The National Association of Water Companies (NAWC) has a new research tool available on its website ( called Water Glossy, which consists of more than 1,500 water utility annual reports, Securities and Exchange Commission (SEC) Form 10Ks and SEC proxy statements (Form 14As) from 1978 to the present day. Developed by Suburban Water Systems and donated to NAWC, Water Glossy allows researchers and other users to make precise searches of historical water utility financial reports – all with just a few computer keystrokes.

There are at least four uses for Water Glossy…it provides:

  • A boundless trove of creative ideas for financial presentations, speeches and narratives;
  • A previously unknown ability to research examples of shareholder disclosure about unusual events such as storm damage and condemnations;
  • A powerful tool for crafting financial statement footnotes using other water utilities’ financial statements as a guide; and
  • A new and powerful approach for identifying methods of accounting used by other water utilities.

Annual Reports to Shareholders



What is Special about Glossies?
Today, annual reports to shareholders often are minimalist documents called “10K wraps” and are not much more than data dumps from SEC lawyers. Back in the age of thick glossy paper, the best annual reports were four-color masterpieces with glossy photos deftly woven among charts, loads of financial statistics and thorough analyses of companies’ businesses, competitors and prospects. Annual reports were both comprehensive and comprehensible. Some were spectacular anniversary issues celebrating companies’ historic milestones. In Water Glossy, the user will see some of the very best. For example, Bridgeport Hydraulic Company’s 125th Birthday issue, published in 1983, was an artistic masterpiece, brilliantly chronicling the utility’s history.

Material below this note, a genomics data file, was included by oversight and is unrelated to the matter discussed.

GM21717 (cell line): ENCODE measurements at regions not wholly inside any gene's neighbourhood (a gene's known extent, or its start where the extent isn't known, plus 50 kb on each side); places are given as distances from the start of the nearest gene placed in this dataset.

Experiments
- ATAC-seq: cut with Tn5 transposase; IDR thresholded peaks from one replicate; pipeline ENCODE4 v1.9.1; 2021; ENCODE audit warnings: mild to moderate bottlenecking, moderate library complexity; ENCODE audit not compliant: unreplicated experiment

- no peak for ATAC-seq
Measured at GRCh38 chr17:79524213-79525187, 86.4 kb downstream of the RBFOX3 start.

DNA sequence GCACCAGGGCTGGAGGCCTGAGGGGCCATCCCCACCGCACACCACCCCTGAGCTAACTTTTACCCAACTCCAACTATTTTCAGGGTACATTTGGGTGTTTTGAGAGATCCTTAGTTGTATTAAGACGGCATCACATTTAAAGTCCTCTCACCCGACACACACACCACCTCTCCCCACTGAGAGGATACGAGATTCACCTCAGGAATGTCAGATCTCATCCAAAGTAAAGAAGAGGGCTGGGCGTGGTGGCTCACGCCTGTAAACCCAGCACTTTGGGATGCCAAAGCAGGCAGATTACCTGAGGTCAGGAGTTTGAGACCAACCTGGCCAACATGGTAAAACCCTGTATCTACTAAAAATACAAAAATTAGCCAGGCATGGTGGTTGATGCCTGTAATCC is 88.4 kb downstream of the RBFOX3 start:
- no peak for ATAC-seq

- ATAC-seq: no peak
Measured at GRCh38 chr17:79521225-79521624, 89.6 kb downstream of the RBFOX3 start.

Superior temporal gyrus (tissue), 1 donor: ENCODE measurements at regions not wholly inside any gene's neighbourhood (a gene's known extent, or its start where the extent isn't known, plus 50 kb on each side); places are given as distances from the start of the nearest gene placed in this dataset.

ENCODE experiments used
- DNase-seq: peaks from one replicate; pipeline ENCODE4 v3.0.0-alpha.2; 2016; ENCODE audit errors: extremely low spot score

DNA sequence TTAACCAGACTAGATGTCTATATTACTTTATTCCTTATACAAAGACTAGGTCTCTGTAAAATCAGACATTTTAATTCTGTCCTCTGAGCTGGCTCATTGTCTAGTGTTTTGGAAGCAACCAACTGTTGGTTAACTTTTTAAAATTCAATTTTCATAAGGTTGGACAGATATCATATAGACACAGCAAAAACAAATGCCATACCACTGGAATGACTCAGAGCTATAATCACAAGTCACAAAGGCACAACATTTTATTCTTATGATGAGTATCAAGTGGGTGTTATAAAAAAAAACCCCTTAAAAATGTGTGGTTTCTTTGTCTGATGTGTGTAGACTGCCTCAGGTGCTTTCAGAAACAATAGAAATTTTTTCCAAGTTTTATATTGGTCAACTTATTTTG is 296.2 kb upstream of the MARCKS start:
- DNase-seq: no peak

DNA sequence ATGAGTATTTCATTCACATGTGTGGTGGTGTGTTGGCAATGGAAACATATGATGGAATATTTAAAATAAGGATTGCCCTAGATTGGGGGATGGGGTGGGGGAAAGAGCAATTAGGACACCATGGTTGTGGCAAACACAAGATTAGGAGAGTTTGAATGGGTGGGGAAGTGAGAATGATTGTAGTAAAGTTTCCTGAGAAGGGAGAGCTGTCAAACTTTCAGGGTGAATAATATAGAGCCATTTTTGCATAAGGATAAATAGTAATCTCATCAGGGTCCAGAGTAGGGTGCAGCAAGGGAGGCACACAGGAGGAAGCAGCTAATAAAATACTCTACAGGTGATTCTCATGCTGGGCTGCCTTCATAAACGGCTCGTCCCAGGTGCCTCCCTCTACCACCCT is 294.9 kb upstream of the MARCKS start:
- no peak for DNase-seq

Water Glossy Includes Land Developers
In much of the United States, the story of water is a story of land development. Land developers constructed their own water and sewer systems to serve their communities. They were usually operated as stand-alone utility companies and were subject to conventional rate regulation just like non-developer-owned utilities. Many of the nation’s largest water and sewer utilities began this way, including some California Water Association member companies. Developer utilities were especially common in the South and Southwest, commonly known as the Sun Belt. To reflect a complete picture of investor-owned water companies, Water Glossy includes many of the major land developers: General Development; Leisure Technologies; Gulfstream Land; AMREP; Cenville Communities; Deltona; Land Resources; and Avatar. They often promoted water and sewer development as a necessity for daily life in order to market their land sales. Their heyday was from 1963 to 1973, but almost all of them are now gone.

Water Glossy vs. EDGAR
The SEC’s freely accessible Electronic Data Gathering, Analysis and Retrieval system (EDGAR) is similar to Water Glossy but with two important differences: EDGAR does not have glossies and documents are mostly in HTML format, which excludes photographs and graphics.

How Does Water Glossy Do Searches?
Water Glossy reduces the time to do searches by embedding an index of the words in all the documents. Users search Water Glossy exactly as they would search without embedded indexes – no extra steps are required. Water Glossy also includes metadata to facilitate searches by company name, year and type of document (annual report, 10K or proxy).

You can access Water Glossy here by clicking on Knowledge Center and then on Water Glossy.


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